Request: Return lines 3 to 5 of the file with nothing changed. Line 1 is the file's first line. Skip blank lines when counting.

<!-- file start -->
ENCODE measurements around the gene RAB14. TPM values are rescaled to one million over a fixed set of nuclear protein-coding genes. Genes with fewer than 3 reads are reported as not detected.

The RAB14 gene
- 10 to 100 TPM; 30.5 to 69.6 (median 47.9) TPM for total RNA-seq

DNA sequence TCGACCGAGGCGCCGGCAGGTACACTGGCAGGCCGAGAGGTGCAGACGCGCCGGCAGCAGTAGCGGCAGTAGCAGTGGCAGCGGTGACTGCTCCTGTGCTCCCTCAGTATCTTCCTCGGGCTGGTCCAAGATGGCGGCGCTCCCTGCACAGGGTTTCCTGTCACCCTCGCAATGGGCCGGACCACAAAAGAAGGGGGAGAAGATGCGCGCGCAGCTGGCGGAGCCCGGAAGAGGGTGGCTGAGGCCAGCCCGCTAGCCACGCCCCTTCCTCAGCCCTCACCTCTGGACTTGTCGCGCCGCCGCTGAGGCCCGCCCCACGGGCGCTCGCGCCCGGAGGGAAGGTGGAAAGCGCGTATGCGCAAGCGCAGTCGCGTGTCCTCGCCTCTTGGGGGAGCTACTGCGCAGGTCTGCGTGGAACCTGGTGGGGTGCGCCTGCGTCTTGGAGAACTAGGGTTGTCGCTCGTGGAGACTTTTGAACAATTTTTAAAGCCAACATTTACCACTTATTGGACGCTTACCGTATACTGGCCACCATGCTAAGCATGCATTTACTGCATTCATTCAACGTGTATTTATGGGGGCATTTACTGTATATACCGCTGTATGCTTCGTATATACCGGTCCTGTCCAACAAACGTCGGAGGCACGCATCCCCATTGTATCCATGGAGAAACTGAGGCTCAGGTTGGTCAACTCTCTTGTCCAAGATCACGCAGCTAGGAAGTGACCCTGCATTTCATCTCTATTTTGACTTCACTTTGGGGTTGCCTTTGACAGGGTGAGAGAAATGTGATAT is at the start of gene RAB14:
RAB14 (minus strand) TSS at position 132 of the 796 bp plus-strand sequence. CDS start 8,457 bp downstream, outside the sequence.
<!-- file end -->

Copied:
- 10 to 100 TPM; 30.5 to 69.6 (median 47.9) TPM for total RNA-seq

DNA sequence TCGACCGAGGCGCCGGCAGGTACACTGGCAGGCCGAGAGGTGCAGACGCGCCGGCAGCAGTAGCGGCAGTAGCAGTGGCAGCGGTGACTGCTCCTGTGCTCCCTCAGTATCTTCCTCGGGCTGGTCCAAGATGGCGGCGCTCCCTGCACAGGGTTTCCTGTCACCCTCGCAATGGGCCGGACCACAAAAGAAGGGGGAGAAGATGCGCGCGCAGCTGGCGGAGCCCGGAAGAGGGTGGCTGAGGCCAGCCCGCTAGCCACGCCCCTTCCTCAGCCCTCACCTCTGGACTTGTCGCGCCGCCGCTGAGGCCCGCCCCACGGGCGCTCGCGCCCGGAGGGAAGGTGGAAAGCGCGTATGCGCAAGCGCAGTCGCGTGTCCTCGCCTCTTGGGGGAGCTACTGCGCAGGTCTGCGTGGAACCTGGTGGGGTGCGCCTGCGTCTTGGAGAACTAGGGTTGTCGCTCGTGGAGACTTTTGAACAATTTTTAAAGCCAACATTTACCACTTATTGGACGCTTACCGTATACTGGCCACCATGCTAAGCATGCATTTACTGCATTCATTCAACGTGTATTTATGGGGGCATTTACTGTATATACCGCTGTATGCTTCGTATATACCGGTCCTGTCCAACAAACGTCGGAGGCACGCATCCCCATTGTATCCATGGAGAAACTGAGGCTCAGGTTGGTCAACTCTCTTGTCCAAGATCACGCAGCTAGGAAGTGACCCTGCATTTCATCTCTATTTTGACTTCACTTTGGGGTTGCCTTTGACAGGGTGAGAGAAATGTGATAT is at the start of gene RAB14:
RAB14 (minus strand) TSS at position 132 of the 796 bp plus-strand sequence. CDS start 8,457 bp downstream, outside the sequence.